Different Ways to Buy Board Games

I’ve written about the evolution of board games numerous times on this blog, but I can’t stress enough how different things are than a while ago, especially when it comes to board game purchasing. Local game stores were the main place to buy board games when I was younger, and while they aren’t as common as in the past, you can still find local shops selling board games in most places across the country. Chain stores and Supermarkets also have taken on a wide range of different games and have begun to stock their shelves with newer and more popular games. The biggest change has probably been the Internet, which has taken over a lot of the board game space in the last few years, providing easy access to a large collection of games. So of these three major options for board game purchasing, what are the strengths and weaknesses of each? Each one has its own benefits and drawbacks, so knowing which one makes the most sense for you helps with the game purchasing experience. Here is a list of some of the pros and cons of each way to buy board games:

 

Local Stores:board game shop

Pros

  • Supporting Small Business
  • Greater Knowledge and Expertise of games
  • Meeting other gaming enthusiasts

Cons

  • More expensive than chains and online sales
  • Less accessible, fewer store locations
  • Limited store space and product availability

There isn’t anything like the feeling of walking into a board game shop and browsing through their wares. Local stores can have a great vibe and give the option of learning and playing with other like-minded gamers. Unfortunately because of the local flavor and inability to get products in bulk, prices are usually higher and there are times when the product you are looking for isn’t available. It’s best to use local stores when you are looking for help finding the perfect game, and also want to be sociable and learn about the game industry.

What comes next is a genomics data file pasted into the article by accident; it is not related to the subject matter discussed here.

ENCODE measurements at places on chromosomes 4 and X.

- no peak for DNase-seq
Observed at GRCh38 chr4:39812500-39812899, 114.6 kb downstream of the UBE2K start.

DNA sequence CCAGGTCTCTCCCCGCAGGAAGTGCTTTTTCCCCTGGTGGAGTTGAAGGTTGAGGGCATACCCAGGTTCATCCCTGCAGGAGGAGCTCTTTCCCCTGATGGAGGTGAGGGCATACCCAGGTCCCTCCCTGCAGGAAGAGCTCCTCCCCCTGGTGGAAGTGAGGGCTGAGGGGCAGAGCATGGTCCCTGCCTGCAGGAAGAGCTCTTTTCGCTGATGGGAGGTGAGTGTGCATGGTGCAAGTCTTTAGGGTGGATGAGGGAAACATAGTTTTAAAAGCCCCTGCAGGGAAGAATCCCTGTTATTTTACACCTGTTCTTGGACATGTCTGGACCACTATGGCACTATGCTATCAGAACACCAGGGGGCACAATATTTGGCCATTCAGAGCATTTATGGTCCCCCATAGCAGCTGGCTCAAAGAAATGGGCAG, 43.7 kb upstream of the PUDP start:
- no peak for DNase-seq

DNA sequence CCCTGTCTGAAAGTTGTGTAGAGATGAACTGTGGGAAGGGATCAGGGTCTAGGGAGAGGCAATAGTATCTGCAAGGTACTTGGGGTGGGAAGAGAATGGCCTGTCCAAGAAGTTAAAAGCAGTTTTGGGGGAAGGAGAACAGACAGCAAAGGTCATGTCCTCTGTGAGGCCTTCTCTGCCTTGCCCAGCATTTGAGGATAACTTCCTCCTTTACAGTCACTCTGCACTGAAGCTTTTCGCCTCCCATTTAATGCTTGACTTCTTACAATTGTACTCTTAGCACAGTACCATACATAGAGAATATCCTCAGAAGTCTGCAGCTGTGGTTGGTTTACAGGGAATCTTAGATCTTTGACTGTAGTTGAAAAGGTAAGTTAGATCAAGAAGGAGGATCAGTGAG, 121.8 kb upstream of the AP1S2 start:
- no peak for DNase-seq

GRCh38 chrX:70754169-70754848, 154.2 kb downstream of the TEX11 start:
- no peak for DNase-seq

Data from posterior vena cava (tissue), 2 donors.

Chain Stores:target board game aisle

Pros

  • Cheaper Prices than local stores
  • More Accessible store locations
  • Can buy other items while buying games (convenience)

Cons

  • Less variety of products offered
  • Limited expertise in games
  • Slow to expand to new game options

Stores like Walmart and Target have been very good at stocking popular board games recently, so being able to buy products in these locations is very convenient. You can buy games along with groceries or household wares, and usually prices are fairly cheap because the stores get good deals on rates. However, supermarkets don’t have the same expertise available and it takes a while for the game options to change, so the variety isn’t really there compared to the other options.

Internet:best sellers page

Pros

  • Largest pool of games available
  • Cheap prices and potential for additional discounts/sales
  • Easiest way to access games

Cons

  • Longer wait for delivery
  • Potential shipping costs
  • No human interaction or assistance with purchase

Ah, the Internet- finding ways to deliver things right to your door so you never have to leave the house. The Internet is the ultimate source for finding that obscure board game not available on the shelves of local stores, and it certainly allows for cheap prices and easy access. There is a longer waiting period once the game is bought though, and ultimately the lack of assistance in buying could cause trouble for newer gamers where they accidentally buy the wrong game for them.

 

It’s important to know the strengths and weaknesses for the different board game buying options. Being able to decide on the best option for you to buy is a great way of ensuring that you get the games you want when you want them and have the best possible experience. Hopefully these different buying methods continue to grow and help expand the board game footprint nationwide.

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One thought on “Different Ways to Buy Board Games

  1. This has long been a struggle for me. I always prefer to shop at a local game store, for all the “pros” you’ve listed. Across my lifetime, however, EVERY. SINGLE. game shop in my area has sooner or later closed. At present I am left with ONE that is *somewhat* local–30 minute drive if traffic is good. It’s closer to where I work than where I live. Unfortunately, even when I get there, we arrive at the “con”: tiny selection. For whatever reason (maybe because I live in the suburbs), there’s just not a strong scene for gaming, gaming cafes, chess players, etc.

    Like

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